Great Free Sky Textures to Make Your DTP Projects Pop
Bringing a Little Bit of Heaven into Your DTP Projects
Sky textures can be an interesting addition to your desktop publishing projects. You can use them in backgrounds for greeting cards, business cards, and other traditional desktop publishing projects. That is not the only use for such textures, though. If you have taken a picture with a lackluster sky, you can juxtapose your image with that of a much more exiting texture. If you enjoy creating “siggy” tags for forum posts, you may use such a texture to create a tag. Some people even pair images of celebrities with images of clouds and sunsets to signify their devotion.
Like other textures such as old leather textures, floral textures, and even burlap textures, you can use sky textures when creating scrapbook pages or as backdrops for photographs. For example, if you want to display camping trip photos, you might use a sunset texture as a background. You can use such projects in crafts - perhaps you want to create a framed monogram for your home. If you set dark letters against a light background, as you will find in the sunrise glory texture at the end of this article, you will create a nice silhouette. Think about how you would pair different colors for a striking contrast.
Don’t worry if you do not have Photoshop or other proprietary software to work with these images. I used Paint.NET to create each of these images, and it is a free download. You will probably want to use a program that allows you to work in layers, so the standard Paint program that comes with MS Windows will likely frustrate you more than it will help you. Using one of these free sky textures as a background and then building upon it with layers will make your job much easier.
This simple clouds texture is probably best used in a situation where you would like to create an atmosphere of humor, such as a cartoon or a kids’ birthday party invitation. The image was created by first using the paint bucket to make a flat blue background. After, I used the ellipse tool to create each of the clouds in the image. I made each cloud a similar shape to what a child might draw. Because the contrast was too sharp for my taste, I softened the image using an effect in Paint.NET called “frosted glass.” This effect softened the clouds to make them fade a bit into the background. If you wanted to create your own similar texture but liked the sharp contrast, you might decide just to use the paint bucket and the ellipse tool.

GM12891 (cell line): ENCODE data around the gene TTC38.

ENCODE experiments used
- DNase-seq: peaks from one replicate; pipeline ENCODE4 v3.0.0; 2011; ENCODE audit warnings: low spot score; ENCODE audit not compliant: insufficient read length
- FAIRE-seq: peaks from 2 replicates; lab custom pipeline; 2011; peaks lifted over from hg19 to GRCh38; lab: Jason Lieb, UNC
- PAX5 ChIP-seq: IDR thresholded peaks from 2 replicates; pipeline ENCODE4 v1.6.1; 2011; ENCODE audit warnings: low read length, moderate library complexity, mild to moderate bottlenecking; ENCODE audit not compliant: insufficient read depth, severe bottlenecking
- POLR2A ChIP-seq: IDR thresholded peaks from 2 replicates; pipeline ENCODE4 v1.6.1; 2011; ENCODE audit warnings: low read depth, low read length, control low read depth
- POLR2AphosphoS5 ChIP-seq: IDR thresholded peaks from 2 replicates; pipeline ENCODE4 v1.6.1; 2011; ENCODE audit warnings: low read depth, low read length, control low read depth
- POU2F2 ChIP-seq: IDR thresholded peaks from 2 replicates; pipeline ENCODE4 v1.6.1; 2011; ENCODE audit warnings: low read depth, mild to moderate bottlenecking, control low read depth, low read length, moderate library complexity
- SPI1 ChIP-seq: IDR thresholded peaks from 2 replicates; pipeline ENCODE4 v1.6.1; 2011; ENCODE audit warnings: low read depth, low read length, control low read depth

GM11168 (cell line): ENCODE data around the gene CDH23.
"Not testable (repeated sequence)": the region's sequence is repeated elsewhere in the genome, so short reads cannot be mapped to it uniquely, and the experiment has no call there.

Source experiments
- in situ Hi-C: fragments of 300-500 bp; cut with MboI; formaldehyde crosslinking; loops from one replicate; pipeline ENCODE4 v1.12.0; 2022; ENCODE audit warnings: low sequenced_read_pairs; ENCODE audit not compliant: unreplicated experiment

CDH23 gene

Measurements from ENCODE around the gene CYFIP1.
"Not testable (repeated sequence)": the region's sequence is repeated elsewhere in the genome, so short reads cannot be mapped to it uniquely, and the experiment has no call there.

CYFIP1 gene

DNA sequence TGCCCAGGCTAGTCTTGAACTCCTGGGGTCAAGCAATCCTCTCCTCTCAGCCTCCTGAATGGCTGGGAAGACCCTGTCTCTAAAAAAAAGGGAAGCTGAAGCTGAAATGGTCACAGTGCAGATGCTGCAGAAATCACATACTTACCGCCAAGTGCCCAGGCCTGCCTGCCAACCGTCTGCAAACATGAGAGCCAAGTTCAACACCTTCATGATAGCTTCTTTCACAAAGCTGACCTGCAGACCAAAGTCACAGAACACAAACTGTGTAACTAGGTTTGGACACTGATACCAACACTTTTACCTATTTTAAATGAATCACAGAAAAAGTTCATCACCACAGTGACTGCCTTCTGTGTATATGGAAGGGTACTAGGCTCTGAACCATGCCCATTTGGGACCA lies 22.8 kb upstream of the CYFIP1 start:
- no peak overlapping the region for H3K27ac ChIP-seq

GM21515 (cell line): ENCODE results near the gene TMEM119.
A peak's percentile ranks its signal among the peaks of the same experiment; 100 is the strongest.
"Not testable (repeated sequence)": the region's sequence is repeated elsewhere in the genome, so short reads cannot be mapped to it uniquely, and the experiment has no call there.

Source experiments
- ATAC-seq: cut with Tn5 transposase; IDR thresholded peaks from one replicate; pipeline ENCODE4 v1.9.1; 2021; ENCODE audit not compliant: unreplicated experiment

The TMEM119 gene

The dramatic sunset sky texture you see to the right has a lot going on in it. First, you see a glimmer of light in the middle and then a pattern that is quite dark in contrast. You might use a texture like this in a scrapbooking project or on a greeting card. While it is quite sublime in nature, it has many different applications. This texture was created by first laying down the yellow color you see in the bright spot. Next, I used different reds, oranges, blues and purples with the paintbrush to create a mottled look. I then used the frosted glass, as I did in the first example in order to blend the colors together. Finally, I used a rendering effect called “Clouds” with a light blue and a light cream color selected. This effect created the mottled look you see in the image to the right.
Soft Morning Sky
The soft morning sky texture is a subtle effect that would be appropriate for the background of a scrapbooking project, blog or even a website. The texture was simple to create and it is not a photograph of the sky (although, if you keep reading on the next page, you will see textures I created from photographs). I used the paintbrush tool set at 85 points. I selected light blue and scribbled on the canvas. Then I used a cream color. I added dots of light blue. Next, I used the crystalize effect to turn each area of color into gemstone shapes. Finally, I used the Gaussian blur to soften the colors. If you want to replicate this effect, make sure you leave some white spaces so that it blends well.
Please continue to the next page for more textures and ideas.